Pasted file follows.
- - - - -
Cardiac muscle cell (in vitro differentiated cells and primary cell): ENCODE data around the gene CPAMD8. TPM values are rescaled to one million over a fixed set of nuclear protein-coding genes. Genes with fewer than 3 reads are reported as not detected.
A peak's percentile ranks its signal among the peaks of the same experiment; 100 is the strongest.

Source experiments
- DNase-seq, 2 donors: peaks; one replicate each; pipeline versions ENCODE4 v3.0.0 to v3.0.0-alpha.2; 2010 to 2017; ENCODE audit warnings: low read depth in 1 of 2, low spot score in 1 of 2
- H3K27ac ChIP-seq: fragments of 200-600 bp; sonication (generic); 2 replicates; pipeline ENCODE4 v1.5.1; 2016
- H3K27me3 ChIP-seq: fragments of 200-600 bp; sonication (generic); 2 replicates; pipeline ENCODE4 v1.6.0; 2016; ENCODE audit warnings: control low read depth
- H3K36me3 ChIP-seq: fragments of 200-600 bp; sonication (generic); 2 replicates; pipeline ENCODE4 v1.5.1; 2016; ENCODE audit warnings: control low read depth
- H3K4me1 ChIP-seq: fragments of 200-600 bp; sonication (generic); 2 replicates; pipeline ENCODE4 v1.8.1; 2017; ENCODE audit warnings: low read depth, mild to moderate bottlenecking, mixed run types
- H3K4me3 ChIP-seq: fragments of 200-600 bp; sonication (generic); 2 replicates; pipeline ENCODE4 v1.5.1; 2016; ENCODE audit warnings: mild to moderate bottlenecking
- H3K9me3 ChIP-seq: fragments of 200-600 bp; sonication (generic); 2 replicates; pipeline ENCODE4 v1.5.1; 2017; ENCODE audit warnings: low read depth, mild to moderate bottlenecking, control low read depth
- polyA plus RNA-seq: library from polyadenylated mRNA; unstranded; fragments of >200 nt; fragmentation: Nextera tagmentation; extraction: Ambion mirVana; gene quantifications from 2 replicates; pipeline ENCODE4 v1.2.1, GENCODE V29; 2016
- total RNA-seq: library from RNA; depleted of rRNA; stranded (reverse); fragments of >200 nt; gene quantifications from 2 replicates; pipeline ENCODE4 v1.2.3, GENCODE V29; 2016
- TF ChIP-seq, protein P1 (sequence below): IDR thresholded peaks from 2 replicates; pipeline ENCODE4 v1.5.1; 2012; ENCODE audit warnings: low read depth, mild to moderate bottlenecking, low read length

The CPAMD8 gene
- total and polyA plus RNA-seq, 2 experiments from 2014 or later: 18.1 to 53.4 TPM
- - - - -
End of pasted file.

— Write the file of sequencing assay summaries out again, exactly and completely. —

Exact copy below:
Cardiac muscle cell (in vitro differentiated cells and primary cell): ENCODE data around the gene CPAMD8. TPM values are rescaled to one million over a fixed set of nuclear protein-coding genes. Genes with fewer than 3 reads are reported as not detected.
A peak's percentile ranks its signal among the peaks of the same experiment; 100 is the strongest.

Source experiments
- DNase-seq, 2 donors: peaks; one replicate each; pipeline versions ENCODE4 v3.0.0 to v3.0.0-alpha.2; 2010 to 2017; ENCODE audit warnings: low read depth in 1 of 2, low spot score in 1 of 2
- H3K27ac ChIP-seq: fragments of 200-600 bp; sonication (generic); 2 replicates; pipeline ENCODE4 v1.5.1; 2016
- H3K27me3 ChIP-seq: fragments of 200-600 bp; sonication (generic); 2 replicates; pipeline ENCODE4 v1.6.0; 2016; ENCODE audit warnings: control low read depth
- H3K36me3 ChIP-seq: fragments of 200-600 bp; sonication (generic); 2 replicates; pipeline ENCODE4 v1.5.1; 2016; ENCODE audit warnings: control low read depth
- H3K4me1 ChIP-seq: fragments of 200-600 bp; sonication (generic); 2 replicates; pipeline ENCODE4 v1.8.1; 2017; ENCODE audit warnings: low read depth, mild to moderate bottlenecking, mixed run types
- H3K4me3 ChIP-seq: fragments of 200-600 bp; sonication (generic); 2 replicates; pipeline ENCODE4 v1.5.1; 2016; ENCODE audit warnings: mild to moderate bottlenecking
- H3K9me3 ChIP-seq: fragments of 200-600 bp; sonication (generic); 2 replicates; pipeline ENCODE4 v1.5.1; 2017; ENCODE audit warnings: low read depth, mild to moderate bottlenecking, control low read depth
- polyA plus RNA-seq: library from polyadenylated mRNA; unstranded; fragments of >200 nt; fragmentation: Nextera tagmentation; extraction: Ambion mirVana; gene quantifications from 2 replicates; pipeline ENCODE4 v1.2.1, GENCODE V29; 2016
- total RNA-seq: library from RNA; depleted of rRNA; stranded (reverse); fragments of >200 nt; gene quantifications from 2 replicates; pipeline ENCODE4 v1.2.3, GENCODE V29; 2016
- TF ChIP-seq, protein P1 (sequence below): IDR thresholded peaks from 2 replicates; pipeline ENCODE4 v1.5.1; 2012; ENCODE audit warnings: low read depth, mild to moderate bottlenecking, low read length

The CPAMD8 gene
- total and polyA plus RNA-seq, 2 experiments from 2014 or later: 18.1 to 53.4 TPM